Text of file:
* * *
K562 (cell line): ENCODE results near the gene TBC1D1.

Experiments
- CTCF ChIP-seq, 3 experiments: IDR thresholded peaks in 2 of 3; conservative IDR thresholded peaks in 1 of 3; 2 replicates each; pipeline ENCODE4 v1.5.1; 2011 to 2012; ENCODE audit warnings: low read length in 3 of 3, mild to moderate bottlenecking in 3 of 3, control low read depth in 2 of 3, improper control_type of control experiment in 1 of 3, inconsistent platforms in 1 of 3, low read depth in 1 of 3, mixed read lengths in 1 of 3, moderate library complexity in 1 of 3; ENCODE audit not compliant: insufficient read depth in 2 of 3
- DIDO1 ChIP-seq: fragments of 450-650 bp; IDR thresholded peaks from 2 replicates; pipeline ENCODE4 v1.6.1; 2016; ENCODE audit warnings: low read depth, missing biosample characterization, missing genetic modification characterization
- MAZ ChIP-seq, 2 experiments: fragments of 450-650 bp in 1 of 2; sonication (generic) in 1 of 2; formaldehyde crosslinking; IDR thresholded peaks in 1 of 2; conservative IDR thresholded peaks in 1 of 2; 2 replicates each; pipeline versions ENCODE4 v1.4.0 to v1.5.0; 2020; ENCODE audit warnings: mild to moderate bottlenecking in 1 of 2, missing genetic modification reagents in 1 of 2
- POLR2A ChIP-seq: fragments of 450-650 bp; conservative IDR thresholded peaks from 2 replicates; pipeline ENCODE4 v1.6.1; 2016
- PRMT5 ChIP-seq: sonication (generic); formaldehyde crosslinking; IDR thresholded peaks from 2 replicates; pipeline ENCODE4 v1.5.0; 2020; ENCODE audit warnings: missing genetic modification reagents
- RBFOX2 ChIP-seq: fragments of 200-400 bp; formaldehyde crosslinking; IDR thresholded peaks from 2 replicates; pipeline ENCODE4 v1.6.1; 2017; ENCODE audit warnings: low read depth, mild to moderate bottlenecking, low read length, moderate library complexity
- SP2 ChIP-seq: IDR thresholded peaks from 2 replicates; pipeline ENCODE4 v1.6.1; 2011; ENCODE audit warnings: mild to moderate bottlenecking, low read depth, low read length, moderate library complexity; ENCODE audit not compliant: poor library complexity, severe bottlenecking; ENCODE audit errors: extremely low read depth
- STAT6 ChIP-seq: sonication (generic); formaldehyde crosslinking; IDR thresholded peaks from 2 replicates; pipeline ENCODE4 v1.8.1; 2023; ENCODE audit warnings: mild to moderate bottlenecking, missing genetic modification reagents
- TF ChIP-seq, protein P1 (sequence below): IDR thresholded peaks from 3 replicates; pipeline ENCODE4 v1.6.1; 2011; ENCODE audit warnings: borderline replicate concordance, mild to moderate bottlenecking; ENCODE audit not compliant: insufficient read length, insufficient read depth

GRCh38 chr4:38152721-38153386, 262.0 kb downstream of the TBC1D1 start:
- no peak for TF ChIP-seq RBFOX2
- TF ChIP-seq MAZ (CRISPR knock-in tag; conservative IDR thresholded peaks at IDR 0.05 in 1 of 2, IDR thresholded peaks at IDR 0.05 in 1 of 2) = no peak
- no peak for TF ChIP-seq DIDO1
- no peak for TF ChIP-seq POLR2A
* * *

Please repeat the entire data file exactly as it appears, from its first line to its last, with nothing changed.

K562 (cell line): ENCODE results near the gene TBC1D1.

Experiments
- CTCF ChIP-seq, 3 experiments: IDR thresholded peaks in 2 of 3; conservative IDR thresholded peaks in 1 of 3; 2 replicates each; pipeline ENCODE4 v1.5.1; 2011 to 2012; ENCODE audit warnings: low read length in 3 of 3, mild to moderate bottlenecking in 3 of 3, control low read depth in 2 of 3, improper control_type of control experiment in 1 of 3, inconsistent platforms in 1 of 3, low read depth in 1 of 3, mixed read lengths in 1 of 3, moderate library complexity in 1 of 3; ENCODE audit not compliant: insufficient read depth in 2 of 3
- DIDO1 ChIP-seq: fragments of 450-650 bp; IDR thresholded peaks from 2 replicates; pipeline ENCODE4 v1.6.1; 2016; ENCODE audit warnings: low read depth, missing biosample characterization, missing genetic modification characterization
- MAZ ChIP-seq, 2 experiments: fragments of 450-650 bp in 1 of 2; sonication (generic) in 1 of 2; formaldehyde crosslinking; IDR thresholded peaks in 1 of 2; conservative IDR thresholded peaks in 1 of 2; 2 replicates each; pipeline versions ENCODE4 v1.4.0 to v1.5.0; 2020; ENCODE audit warnings: mild to moderate bottlenecking in 1 of 2, missing genetic modification reagents in 1 of 2
- POLR2A ChIP-seq: fragments of 450-650 bp; conservative IDR thresholded peaks from 2 replicates; pipeline ENCODE4 v1.6.1; 2016
- PRMT5 ChIP-seq: sonication (generic); formaldehyde crosslinking; IDR thresholded peaks from 2 replicates; pipeline ENCODE4 v1.5.0; 2020; ENCODE audit warnings: missing genetic modification reagents
- RBFOX2 ChIP-seq: fragments of 200-400 bp; formaldehyde crosslinking; IDR thresholded peaks from 2 replicates; pipeline ENCODE4 v1.6.1; 2017; ENCODE audit warnings: low read depth, mild to moderate bottlenecking, low read length, moderate library complexity
- SP2 ChIP-seq: IDR thresholded peaks from 2 replicates; pipeline ENCODE4 v1.6.1; 2011; ENCODE audit warnings: mild to moderate bottlenecking, low read depth, low read length, moderate library complexity; ENCODE audit not compliant: poor library complexity, severe bottlenecking; ENCODE audit errors: extremely low read depth
- STAT6 ChIP-seq: sonication (generic); formaldehyde crosslinking; IDR thresholded peaks from 2 replicates; pipeline ENCODE4 v1.8.1; 2023; ENCODE audit warnings: mild to moderate bottlenecking, missing genetic modification reagents
- TF ChIP-seq, protein P1 (sequence below): IDR thresholded peaks from 3 replicates; pipeline ENCODE4 v1.6.1; 2011; ENCODE audit warnings: borderline replicate concordance, mild to moderate bottlenecking; ENCODE audit not compliant: insufficient read length, insufficient read depth

GRCh38 chr4:38152721-38153386, 262.0 kb downstream of the TBC1D1 start:
- no peak for TF ChIP-seq RBFOX2
- TF ChIP-seq MAZ (CRISPR knock-in tag; conservative IDR thresholded peaks at IDR 0.05 in 1 of 2, IDR thresholded peaks at IDR 0.05 in 1 of 2) = no peak
- no peak for TF ChIP-seq DIDO1
- no peak for TF ChIP-seq POLR2A